Vascular Plants of North Carolina
Account for Needletip Blue-eyed-grass - Sisyrinchium mucronatum   Michaux
Members of Iridaceae:
Members of Sisyrinchium with account distribution info or public map:
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Section 5 » Order Liliales » Family Iridaceae
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DistributionNearly statewide, but essentially absent in the Coastal Plain, though a few scattered records there (e.g., Cape Hatteras area of Dare County and Pender County). A number of Piedmont and Mountain specimen records have been deleted, as they were misidentified; nonetheless, it probably occurs in most Mountain and Piedmont counties.

This species has an Eastern range. Though present in south-central Canada and the Great Lakes region, it is mainly absent from areas west of the Appalachians. Ranges south to southern GA, but primarily from PA to SC and TN.
AbundanceFrequent to common over most of the Mountains and Piedmont; less common (infrequent) in the western and the central Coastal Plain. This is clearly a species that should have a State Rank of S5; the NCNHP's rank of S3S4 is certainly an under-estimate of its numbers.
HabitatThis is a species of mesic soil conditions of fields, open woods, roadbanks, and forest edges, being more numerous over circumneutral soil but not a requisite. It can occur in damp meadows or damp areas in powerline clearings, but the majority of the plants occur in upland habitats. Thus, it is a generalist in habitat choices.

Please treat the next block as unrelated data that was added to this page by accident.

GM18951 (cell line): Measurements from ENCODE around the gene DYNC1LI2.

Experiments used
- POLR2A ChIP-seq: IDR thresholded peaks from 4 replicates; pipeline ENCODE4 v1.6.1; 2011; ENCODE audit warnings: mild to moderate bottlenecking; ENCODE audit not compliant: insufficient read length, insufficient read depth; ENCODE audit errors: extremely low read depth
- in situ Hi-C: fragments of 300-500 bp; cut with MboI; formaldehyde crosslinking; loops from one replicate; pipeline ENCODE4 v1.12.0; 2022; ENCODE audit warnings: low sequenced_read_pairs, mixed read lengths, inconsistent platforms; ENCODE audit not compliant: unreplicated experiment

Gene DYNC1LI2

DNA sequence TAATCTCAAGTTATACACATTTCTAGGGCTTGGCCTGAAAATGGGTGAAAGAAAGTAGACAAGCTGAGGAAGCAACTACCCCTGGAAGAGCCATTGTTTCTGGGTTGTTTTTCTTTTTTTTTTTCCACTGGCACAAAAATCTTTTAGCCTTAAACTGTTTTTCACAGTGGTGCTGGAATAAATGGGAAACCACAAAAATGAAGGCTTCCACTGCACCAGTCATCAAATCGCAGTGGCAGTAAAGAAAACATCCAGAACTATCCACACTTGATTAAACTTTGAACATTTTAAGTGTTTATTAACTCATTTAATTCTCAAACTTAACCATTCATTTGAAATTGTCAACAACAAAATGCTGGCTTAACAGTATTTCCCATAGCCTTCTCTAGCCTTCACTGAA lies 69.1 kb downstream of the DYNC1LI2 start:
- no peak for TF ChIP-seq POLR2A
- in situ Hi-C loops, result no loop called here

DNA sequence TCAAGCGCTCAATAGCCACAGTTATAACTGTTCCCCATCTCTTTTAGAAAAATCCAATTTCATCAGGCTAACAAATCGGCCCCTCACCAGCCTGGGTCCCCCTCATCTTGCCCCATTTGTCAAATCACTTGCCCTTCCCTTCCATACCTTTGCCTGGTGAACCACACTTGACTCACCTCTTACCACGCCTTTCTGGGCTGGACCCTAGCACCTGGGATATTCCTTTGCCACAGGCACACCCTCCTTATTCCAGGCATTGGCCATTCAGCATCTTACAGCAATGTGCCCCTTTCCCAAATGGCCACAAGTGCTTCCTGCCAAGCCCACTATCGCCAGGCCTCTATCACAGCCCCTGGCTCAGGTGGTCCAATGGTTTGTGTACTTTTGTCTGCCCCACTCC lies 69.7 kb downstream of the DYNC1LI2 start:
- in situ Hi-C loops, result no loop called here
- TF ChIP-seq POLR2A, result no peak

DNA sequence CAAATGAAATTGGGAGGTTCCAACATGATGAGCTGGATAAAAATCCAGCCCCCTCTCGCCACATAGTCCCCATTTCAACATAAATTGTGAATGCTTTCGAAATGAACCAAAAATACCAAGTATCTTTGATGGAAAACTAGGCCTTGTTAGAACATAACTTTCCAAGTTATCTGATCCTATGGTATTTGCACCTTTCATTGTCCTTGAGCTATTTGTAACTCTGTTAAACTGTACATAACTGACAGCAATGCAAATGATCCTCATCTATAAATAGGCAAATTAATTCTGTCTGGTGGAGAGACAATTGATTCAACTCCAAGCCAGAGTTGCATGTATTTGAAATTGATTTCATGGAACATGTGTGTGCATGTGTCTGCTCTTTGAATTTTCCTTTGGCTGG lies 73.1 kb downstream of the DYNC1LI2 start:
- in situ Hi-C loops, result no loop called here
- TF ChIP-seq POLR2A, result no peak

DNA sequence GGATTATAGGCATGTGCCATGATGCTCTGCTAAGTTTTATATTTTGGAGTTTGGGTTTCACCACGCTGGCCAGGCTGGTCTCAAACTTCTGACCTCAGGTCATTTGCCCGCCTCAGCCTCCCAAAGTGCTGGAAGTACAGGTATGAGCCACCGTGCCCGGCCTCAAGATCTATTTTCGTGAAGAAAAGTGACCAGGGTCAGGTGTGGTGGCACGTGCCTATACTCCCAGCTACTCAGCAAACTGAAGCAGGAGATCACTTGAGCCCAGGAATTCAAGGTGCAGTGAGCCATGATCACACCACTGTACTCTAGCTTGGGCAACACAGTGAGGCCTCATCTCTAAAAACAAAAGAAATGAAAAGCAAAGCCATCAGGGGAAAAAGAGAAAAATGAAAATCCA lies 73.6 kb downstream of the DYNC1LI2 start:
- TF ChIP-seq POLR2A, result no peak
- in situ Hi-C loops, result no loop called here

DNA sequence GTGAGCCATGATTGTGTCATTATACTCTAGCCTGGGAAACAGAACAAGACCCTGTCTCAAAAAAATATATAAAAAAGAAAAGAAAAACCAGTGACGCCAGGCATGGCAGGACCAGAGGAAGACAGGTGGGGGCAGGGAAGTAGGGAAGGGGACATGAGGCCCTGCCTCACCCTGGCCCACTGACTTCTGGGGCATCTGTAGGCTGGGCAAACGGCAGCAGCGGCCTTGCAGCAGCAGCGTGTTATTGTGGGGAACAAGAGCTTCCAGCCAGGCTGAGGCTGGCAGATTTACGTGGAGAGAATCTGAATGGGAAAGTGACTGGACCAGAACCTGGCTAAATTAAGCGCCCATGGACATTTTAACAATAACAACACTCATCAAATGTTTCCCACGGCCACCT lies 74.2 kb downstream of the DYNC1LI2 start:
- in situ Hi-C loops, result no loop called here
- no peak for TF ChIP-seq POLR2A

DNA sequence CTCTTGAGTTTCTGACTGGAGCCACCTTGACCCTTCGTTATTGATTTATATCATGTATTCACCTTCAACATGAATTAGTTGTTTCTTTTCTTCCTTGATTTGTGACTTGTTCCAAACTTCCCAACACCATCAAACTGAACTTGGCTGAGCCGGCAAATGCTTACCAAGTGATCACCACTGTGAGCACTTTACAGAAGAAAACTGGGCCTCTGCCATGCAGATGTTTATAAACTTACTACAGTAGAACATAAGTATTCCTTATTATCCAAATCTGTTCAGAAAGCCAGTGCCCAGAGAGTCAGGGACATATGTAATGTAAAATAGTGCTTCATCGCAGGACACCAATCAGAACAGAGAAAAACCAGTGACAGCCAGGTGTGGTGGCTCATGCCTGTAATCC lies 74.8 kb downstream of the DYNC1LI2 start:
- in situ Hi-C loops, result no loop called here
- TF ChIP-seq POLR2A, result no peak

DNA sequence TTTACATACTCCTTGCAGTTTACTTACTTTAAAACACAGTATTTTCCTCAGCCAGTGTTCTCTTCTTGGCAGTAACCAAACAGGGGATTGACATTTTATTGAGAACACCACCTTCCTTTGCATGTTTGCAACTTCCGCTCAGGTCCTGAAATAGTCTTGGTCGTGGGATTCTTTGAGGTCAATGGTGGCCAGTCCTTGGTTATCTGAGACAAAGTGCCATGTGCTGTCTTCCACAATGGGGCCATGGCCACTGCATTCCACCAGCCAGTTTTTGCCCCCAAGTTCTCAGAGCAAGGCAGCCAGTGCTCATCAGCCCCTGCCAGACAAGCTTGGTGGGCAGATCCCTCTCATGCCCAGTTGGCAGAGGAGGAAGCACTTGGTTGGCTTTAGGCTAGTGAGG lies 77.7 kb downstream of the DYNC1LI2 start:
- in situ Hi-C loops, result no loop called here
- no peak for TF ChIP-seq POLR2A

PhenologyBlooms from April into June, and fruits in June and July.
IdentificationThis is a rather typical blue-eyed-grass, it being the most widespread one in the state that has a narrow scape instead of broadly winged (as in S. angustifolium). The scape is flattened (has wings) but is very slender, barely 2 mm wide. Likewise, the basal leaves are equally narrow (about 2 mm wide) and grow to about 6 inches tall, noticeably shorter than the flowering stem that grows to 9-12 inches high. The stem is generally unbranched, such that the spathe (bracts) is solitary. Most importantly, the spathe bracts are tinged red or maroon (vs. plain green in S. angustifolium and S. atlanticum). The very few flowers are bright blue and about 1/2-inch across. Thus, if you are working in a field, woodland edge, or opening, and you spot a blue-eyed-grass with a narrow (but very slightly winged) stem and equally narrow leaves, no branches in the inflorescence, and essentially a single flower, you likely have this widespread species.
Taxonomic CommentsThis has always been a good species, but note that S. atlanticum was considered a variety of this species during the last century (as in RAB 1968), a treatment that virtually no one else followed. Thus, it was named as S. mucronatum var. mucronatum.

Other Common Name(s)Needle-pointed Blue-eyed-grass, Michaux's Blue-eyed-grass, Slender Blue-eyed-grass
State RankS3S4 [S5]
Global RankG5
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US Status
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B.A. SorrieBecket, MA, 1980s. Note purple spathes. Photo_non_NCPhoto_non_NC
B.A. SorrieOpen roadside powerline, late Apr 2008. StanlyPhoto_natural
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